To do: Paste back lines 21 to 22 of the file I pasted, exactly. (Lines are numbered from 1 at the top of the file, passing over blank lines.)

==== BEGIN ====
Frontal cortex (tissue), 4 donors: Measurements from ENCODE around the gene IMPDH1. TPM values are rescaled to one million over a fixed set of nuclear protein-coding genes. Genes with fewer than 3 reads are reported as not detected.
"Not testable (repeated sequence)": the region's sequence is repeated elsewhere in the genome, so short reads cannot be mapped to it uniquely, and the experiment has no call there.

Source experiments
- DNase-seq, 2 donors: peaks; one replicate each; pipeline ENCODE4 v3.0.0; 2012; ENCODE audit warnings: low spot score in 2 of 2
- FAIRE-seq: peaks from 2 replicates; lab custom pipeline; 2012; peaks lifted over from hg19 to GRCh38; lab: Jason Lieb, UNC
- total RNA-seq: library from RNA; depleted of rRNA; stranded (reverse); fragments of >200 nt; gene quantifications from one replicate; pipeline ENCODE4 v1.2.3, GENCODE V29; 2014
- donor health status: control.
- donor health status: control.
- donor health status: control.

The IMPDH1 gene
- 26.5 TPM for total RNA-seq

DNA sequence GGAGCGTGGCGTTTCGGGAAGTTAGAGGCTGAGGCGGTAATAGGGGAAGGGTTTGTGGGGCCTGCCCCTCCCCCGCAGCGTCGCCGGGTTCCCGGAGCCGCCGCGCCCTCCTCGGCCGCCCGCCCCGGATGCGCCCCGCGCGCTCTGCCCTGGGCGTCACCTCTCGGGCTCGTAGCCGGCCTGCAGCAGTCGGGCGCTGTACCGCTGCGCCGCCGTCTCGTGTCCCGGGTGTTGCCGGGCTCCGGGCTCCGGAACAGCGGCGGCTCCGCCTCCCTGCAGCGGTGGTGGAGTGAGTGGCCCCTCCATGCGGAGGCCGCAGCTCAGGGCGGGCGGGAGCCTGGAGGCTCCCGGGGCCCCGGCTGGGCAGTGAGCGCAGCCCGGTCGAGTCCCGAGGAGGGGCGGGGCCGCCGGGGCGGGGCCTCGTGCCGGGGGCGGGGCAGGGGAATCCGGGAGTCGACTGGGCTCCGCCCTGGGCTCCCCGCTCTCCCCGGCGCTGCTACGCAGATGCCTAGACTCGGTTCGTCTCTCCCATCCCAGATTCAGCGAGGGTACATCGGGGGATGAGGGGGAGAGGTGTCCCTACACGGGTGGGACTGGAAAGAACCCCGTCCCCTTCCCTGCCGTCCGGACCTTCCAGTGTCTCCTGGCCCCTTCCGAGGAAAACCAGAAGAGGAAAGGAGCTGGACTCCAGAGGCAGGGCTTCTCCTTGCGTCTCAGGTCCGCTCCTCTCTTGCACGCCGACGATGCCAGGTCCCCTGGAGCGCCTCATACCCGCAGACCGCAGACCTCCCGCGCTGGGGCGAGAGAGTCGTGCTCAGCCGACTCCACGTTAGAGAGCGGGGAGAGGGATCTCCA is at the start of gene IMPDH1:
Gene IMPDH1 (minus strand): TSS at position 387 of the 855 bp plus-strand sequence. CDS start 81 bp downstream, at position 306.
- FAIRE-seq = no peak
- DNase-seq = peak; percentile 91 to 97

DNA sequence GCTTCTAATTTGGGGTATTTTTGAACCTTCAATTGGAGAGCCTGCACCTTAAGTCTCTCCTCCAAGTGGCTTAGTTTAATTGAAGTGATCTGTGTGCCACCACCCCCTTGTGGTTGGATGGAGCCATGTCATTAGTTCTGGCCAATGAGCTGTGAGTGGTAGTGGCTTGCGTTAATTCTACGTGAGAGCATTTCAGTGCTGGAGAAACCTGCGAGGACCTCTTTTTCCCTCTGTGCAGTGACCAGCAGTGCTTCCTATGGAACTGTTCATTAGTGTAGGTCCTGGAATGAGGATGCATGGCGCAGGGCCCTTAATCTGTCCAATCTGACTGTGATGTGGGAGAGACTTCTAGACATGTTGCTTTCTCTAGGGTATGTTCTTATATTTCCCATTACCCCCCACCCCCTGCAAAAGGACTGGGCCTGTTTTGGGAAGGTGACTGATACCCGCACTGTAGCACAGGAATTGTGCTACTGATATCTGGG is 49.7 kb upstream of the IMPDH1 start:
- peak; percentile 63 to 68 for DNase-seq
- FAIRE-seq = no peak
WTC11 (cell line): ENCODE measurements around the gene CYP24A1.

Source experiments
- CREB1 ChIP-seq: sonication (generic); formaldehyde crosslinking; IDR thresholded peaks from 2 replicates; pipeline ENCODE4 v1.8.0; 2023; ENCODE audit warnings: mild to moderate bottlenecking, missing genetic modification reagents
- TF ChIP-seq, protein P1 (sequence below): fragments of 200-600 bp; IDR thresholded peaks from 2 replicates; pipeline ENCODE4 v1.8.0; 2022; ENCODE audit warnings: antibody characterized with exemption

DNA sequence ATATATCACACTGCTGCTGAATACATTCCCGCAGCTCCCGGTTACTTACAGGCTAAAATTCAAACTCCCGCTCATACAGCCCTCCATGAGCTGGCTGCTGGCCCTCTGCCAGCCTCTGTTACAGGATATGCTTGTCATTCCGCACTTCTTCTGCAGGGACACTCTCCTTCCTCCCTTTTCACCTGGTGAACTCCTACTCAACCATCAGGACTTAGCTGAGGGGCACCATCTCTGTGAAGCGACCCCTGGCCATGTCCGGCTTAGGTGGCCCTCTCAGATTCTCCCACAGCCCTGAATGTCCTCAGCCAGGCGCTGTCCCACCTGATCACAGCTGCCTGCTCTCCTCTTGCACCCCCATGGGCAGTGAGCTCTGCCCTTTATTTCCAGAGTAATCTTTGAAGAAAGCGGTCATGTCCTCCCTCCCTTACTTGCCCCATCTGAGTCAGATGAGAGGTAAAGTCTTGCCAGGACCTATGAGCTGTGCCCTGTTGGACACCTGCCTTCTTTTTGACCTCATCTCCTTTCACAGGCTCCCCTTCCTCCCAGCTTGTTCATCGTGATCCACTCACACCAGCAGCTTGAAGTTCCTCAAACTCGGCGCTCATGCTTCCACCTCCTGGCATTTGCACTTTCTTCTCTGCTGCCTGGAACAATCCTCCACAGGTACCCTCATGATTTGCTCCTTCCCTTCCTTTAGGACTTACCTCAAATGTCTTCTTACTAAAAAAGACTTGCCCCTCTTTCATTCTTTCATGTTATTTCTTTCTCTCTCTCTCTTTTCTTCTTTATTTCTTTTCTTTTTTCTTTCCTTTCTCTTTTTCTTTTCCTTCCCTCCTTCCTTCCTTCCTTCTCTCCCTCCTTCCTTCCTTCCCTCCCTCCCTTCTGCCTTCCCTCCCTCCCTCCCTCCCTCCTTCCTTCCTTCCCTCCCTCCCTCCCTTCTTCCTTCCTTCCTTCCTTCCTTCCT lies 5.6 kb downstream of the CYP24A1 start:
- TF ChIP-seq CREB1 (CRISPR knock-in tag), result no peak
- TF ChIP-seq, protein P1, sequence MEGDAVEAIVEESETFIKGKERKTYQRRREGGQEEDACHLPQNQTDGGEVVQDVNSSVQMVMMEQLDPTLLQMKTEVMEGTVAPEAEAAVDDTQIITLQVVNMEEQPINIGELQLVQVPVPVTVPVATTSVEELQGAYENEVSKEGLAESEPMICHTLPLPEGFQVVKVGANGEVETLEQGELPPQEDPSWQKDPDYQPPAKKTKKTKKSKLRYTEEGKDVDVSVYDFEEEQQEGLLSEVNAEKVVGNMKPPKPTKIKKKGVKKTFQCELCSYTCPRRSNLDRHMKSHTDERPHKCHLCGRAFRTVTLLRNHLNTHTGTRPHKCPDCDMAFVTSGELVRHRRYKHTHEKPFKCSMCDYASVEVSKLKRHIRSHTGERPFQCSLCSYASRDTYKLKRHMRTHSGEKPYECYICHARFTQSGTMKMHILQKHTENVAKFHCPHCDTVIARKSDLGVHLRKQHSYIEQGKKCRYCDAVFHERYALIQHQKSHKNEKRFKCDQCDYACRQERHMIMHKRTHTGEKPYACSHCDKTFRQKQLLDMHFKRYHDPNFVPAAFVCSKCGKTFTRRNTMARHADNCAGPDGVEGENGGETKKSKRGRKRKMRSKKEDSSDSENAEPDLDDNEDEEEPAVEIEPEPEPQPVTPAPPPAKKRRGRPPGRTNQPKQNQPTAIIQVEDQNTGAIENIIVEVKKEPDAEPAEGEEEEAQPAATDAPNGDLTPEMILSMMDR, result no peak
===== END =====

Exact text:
- CREB1 ChIP-seq: sonication (generic); formaldehyde crosslinking; IDR thresholded peaks from 2 replicates; pipeline ENCODE4 v1.8.0; 2023; ENCODE audit warnings: mild to moderate bottlenecking, missing genetic modification reagents
- TF ChIP-seq, protein P1 (sequence below): fragments of 200-600 bp; IDR thresholded peaks from 2 replicates; pipeline ENCODE4 v1.8.0; 2022; ENCODE audit warnings: antibody characterized with exemption